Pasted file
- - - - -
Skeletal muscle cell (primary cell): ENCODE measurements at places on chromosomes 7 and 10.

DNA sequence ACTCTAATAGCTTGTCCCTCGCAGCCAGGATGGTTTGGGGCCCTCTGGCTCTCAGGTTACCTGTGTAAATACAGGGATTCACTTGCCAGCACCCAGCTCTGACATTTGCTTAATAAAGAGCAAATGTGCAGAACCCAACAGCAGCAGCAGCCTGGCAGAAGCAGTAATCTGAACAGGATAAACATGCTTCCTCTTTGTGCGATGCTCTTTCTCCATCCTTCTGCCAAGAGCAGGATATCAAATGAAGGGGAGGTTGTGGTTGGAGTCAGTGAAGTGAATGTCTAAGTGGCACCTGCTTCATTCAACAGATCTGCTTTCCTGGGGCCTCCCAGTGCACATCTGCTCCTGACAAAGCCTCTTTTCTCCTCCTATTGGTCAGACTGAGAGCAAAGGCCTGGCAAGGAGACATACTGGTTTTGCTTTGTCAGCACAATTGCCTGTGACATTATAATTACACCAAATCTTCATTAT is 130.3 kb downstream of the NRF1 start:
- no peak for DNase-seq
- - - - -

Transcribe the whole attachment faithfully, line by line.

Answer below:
Skeletal muscle cell (primary cell): ENCODE measurements at places on chromosomes 7 and 10.

DNA sequence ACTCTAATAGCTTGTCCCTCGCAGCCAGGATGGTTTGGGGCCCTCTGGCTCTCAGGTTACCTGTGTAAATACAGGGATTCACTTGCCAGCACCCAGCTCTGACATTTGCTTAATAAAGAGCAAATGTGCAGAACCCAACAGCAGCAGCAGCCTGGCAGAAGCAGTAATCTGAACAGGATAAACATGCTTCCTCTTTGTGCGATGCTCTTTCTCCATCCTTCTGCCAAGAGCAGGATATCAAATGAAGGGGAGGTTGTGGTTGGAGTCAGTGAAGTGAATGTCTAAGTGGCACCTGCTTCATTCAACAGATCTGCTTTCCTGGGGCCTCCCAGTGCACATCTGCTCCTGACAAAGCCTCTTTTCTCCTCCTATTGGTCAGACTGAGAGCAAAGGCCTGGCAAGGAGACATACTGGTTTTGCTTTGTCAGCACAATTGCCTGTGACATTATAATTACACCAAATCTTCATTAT is 130.3 kb downstream of the NRF1 start:
- no peak for DNase-seq